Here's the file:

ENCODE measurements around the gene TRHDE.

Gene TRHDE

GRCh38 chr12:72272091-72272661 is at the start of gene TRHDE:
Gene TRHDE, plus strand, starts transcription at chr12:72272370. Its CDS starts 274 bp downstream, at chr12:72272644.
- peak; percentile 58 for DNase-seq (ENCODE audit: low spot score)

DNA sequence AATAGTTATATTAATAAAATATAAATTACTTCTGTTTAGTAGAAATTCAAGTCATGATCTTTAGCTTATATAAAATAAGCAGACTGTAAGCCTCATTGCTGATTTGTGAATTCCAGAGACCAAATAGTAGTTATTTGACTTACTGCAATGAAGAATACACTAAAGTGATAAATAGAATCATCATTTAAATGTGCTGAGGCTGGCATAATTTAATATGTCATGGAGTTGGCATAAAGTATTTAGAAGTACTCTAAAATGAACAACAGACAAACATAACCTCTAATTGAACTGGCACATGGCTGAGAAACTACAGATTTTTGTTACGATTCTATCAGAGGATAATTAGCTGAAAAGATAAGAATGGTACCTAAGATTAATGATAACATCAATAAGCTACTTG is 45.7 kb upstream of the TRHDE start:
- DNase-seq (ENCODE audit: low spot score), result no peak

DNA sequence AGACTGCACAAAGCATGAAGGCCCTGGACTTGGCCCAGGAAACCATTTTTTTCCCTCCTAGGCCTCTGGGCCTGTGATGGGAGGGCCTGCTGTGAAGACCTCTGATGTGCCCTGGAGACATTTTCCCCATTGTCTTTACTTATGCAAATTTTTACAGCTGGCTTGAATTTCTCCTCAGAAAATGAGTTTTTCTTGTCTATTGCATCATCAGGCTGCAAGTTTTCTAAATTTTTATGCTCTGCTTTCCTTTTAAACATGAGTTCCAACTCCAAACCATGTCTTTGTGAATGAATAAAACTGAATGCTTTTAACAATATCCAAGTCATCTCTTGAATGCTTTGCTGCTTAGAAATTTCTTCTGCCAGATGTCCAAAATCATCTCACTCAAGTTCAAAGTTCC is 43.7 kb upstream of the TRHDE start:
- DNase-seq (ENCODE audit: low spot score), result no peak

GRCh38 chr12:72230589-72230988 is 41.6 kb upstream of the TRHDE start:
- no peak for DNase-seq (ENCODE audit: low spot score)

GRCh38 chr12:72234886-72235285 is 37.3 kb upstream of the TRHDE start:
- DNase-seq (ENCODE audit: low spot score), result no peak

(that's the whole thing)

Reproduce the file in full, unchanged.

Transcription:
ENCODE measurements around the gene TRHDE.

Gene TRHDE

GRCh38 chr12:72272091-72272661 is at the start of gene TRHDE:
Gene TRHDE, plus strand, starts transcription at chr12:72272370. Its CDS starts 274 bp downstream, at chr12:72272644.
- peak; percentile 58 for DNase-seq (ENCODE audit: low spot score)

DNA sequence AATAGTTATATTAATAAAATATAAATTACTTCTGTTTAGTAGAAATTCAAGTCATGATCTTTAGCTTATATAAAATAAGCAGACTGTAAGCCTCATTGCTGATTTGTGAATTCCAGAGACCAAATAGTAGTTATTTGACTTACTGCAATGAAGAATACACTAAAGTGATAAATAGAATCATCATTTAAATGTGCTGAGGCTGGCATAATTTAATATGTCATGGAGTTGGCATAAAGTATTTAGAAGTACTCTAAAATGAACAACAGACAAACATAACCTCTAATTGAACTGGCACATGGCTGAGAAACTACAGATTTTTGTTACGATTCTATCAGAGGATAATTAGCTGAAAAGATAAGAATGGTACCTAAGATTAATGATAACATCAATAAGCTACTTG is 45.7 kb upstream of the TRHDE start:
- DNase-seq (ENCODE audit: low spot score), result no peak

DNA sequence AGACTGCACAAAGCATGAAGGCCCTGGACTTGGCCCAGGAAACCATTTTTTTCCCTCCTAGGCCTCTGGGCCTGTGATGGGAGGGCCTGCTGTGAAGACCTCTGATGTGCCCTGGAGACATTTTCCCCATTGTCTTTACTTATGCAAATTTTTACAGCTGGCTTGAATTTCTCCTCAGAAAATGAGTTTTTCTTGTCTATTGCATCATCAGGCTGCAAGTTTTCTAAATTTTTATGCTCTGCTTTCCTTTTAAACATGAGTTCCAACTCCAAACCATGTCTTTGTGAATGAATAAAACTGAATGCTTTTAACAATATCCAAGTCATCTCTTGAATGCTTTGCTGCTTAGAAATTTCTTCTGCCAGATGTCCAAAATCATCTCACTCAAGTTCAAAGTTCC is 43.7 kb upstream of the TRHDE start:
- DNase-seq (ENCODE audit: low spot score), result no peak

GRCh38 chr12:72230589-72230988 is 41.6 kb upstream of the TRHDE start:
- no peak for DNase-seq (ENCODE audit: low spot score)

GRCh38 chr12:72234886-72235285 is 37.3 kb upstream of the TRHDE start:
- DNase-seq (ENCODE audit: low spot score), result no peak